Construction on Spokane’s first net zero energy building, featuring Eastern Washington University as the primary tenant, is underway after those involved in the historic project gathered for the ceremonial groundbreaking on Wednesday, Aug. 8, in Spokane.
EWU President Mary Cullinan called the development “an incredible opportunity for our students,” as she thanked all the partners who are coming together to make the Catalyst a reality.
Avista Development, which owns the land, is building a 159,000 square-foot innovation hub that will serve as the south landing for pedestrians using the new University District Gateway Bridge. EWU is moving its computer science, electrical engineering and visual design programs into the facility. The 1,000 Eastern students who will take classes there will have more opportunities to connect to the regional business community.
“I believe EWU, the city and this entire region are on a very powerful trajectory,” said Cullinan, who was joined by Avista CEO Scott Morris, Spokane Mayor David Condon, U.S. Senator Maria Cantwell, and executives from McKinstry and Katerra in turning the fist dirt for the Catalyst project.
The partnership includes Avista Development and McKinstry, who together have formed South Landing Building A, LLC. Katerra will serve as the project design builder and also have offices in the building. It will be the first building in the state constructed out of environmentally friendly cross-laminated timber (CLT).
“This will be the best building ever built, anywhere,” said McKinstry CEO Dean Allen, who has been involved with major development projects in Spokane, Portland and Seattle – including the downtown Seattle eco-district that powers the Amazon Spheres.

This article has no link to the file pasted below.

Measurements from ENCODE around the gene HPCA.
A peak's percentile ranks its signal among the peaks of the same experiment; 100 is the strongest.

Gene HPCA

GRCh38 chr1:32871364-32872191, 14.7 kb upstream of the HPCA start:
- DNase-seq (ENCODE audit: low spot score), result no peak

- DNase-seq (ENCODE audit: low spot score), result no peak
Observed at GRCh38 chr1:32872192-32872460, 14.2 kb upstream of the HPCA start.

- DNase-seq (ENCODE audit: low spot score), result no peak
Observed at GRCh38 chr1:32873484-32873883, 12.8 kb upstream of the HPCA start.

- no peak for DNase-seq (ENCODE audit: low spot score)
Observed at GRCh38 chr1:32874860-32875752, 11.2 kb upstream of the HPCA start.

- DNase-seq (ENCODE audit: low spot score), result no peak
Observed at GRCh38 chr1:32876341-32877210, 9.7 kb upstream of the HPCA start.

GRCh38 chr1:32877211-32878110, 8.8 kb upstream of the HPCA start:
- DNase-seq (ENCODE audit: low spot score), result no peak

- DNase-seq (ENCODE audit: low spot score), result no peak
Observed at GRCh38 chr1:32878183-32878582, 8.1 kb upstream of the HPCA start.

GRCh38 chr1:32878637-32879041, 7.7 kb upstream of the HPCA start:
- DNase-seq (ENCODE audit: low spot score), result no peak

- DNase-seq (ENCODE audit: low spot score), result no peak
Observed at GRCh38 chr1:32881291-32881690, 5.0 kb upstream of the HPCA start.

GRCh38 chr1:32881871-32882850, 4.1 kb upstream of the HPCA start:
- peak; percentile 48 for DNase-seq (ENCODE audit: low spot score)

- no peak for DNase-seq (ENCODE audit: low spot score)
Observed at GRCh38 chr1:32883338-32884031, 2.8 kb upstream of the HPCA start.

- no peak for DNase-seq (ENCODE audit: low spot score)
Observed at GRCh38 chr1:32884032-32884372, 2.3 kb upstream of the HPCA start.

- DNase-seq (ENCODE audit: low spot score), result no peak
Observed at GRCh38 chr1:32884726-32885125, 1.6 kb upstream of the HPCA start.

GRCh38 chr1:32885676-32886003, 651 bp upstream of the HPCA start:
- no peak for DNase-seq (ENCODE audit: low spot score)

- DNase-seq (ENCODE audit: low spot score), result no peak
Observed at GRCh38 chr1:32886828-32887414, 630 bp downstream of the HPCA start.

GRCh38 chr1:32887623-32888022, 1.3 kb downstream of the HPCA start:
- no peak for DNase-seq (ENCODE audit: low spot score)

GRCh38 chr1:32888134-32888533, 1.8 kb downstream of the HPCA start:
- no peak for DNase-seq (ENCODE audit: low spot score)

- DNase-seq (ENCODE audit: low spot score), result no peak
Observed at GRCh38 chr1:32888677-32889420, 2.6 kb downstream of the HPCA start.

EWU’s spaces will feature modern, high-tech classrooms that will provide students with immersive learning experiences. By relocating the three programs from its College of Science, Technology, Engineering and Mathematics (CSTEM), the university hopes to increase the capacity of the regional workforce in key STEM-related fields.
When completed, the Catalyst will generate the energy it uses through solar panels on the roof and additional renewable energy technologies. It will also be connected to an eco-district powered by a centrally located plant shared by the Catalyst and future developments on neighboring parcels owned by Avista Development. The plant will allow buildings to share energy resources to more efficiently generate and use energy, and to store excess energy created by the buildings for later use.
Construction is expected to take up to two years.